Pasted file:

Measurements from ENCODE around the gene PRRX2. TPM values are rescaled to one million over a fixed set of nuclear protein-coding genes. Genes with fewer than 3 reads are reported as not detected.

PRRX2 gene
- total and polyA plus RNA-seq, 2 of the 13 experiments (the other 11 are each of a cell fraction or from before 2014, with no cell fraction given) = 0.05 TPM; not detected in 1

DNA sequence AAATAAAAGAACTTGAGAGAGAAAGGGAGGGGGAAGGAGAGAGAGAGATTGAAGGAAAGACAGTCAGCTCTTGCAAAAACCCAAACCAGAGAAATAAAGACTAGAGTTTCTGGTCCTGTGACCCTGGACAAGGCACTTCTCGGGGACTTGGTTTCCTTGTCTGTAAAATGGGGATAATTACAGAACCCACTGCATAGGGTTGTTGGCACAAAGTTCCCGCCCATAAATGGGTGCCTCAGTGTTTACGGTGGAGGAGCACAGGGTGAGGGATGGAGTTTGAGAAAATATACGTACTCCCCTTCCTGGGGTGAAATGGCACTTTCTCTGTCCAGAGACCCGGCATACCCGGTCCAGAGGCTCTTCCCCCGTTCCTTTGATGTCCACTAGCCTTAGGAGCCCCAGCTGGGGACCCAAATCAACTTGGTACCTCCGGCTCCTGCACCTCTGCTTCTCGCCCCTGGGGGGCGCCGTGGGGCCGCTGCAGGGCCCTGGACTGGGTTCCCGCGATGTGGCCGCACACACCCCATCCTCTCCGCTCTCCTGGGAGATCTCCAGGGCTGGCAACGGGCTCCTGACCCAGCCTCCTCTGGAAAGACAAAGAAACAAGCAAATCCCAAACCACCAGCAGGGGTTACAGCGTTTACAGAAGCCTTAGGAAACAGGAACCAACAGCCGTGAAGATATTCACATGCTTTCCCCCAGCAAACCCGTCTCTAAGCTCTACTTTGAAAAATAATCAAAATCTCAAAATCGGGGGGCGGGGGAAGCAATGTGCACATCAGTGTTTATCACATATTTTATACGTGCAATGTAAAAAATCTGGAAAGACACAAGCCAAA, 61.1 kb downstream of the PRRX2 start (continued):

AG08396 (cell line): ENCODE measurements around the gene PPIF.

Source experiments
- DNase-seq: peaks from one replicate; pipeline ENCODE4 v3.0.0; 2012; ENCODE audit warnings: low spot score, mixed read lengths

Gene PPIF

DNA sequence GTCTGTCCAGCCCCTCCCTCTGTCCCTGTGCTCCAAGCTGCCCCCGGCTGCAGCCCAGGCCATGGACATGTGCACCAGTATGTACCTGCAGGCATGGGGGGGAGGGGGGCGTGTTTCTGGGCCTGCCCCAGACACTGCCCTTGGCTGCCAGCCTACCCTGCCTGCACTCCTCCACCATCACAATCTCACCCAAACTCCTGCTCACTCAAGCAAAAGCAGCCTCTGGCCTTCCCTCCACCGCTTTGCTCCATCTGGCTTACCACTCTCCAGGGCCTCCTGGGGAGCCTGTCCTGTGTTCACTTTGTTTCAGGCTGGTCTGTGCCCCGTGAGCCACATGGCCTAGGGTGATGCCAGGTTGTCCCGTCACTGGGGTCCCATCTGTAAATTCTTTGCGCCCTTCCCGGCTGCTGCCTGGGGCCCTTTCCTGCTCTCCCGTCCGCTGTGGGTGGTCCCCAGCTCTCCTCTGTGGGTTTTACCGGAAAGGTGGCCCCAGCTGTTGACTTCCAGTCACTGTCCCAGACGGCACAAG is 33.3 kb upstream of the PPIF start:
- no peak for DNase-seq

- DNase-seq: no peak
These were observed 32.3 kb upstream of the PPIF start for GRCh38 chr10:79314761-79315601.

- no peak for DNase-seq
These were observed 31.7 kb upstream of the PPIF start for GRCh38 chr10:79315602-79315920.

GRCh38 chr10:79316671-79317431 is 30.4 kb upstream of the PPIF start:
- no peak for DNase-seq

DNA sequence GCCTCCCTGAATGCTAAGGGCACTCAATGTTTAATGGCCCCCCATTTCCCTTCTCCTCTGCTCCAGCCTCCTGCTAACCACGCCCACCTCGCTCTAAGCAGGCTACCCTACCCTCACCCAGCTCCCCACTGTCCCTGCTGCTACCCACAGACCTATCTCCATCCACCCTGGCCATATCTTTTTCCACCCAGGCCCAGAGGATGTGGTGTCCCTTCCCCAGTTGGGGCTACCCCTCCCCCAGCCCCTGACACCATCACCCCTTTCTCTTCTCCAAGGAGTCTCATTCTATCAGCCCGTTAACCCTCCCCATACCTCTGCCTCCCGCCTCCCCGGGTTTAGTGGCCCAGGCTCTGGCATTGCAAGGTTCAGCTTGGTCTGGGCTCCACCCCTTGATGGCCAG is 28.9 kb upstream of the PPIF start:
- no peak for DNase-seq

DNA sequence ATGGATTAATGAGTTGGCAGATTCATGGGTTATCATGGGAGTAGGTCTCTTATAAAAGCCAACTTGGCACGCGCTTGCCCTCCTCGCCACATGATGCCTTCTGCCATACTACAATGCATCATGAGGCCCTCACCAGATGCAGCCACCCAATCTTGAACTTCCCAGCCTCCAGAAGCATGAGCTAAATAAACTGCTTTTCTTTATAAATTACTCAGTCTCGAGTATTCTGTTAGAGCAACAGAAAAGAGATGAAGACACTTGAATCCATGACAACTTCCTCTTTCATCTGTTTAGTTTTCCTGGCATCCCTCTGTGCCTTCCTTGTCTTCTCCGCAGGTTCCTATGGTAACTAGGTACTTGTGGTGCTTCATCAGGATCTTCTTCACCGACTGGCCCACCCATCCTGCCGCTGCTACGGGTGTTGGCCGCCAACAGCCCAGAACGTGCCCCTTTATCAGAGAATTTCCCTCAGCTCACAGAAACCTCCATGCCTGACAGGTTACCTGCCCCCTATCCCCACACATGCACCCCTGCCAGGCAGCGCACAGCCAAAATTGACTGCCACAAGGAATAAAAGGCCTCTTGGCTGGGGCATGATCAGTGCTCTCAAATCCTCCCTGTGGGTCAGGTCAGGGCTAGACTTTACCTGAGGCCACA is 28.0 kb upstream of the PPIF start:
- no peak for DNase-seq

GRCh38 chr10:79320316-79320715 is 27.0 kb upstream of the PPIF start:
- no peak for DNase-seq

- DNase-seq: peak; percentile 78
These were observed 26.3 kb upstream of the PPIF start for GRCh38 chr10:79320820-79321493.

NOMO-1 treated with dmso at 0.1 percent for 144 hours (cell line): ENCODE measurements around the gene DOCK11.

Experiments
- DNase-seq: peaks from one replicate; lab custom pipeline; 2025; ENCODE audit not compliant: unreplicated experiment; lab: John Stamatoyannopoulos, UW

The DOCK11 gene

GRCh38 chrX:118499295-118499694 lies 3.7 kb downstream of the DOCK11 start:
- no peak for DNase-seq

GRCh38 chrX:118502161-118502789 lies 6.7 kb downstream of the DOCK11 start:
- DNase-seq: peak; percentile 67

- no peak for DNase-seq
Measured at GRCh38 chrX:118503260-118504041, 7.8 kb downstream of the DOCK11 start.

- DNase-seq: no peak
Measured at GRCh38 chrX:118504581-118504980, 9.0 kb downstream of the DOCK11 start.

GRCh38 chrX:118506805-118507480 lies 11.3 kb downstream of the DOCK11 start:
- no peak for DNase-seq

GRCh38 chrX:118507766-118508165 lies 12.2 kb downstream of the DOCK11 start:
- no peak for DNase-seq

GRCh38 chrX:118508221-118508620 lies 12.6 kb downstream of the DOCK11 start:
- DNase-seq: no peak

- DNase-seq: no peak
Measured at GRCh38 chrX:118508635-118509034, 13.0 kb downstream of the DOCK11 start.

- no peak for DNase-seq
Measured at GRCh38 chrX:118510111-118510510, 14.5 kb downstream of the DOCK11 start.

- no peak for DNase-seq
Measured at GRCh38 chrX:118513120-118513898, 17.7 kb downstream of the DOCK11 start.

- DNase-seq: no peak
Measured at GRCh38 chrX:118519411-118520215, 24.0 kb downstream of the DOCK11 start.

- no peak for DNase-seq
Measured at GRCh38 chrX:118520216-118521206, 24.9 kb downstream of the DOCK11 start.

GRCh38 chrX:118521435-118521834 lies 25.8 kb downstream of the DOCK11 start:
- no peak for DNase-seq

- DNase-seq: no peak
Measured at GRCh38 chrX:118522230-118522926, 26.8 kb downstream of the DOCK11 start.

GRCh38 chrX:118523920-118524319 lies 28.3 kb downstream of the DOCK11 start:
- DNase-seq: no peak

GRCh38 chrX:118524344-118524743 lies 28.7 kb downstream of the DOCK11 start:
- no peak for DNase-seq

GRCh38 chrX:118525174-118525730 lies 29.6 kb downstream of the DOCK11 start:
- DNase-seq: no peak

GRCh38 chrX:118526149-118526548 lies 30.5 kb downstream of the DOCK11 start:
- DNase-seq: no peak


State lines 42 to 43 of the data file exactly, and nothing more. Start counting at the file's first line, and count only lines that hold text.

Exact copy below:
- DNase-seq: no peak

- DNase-seq: no peak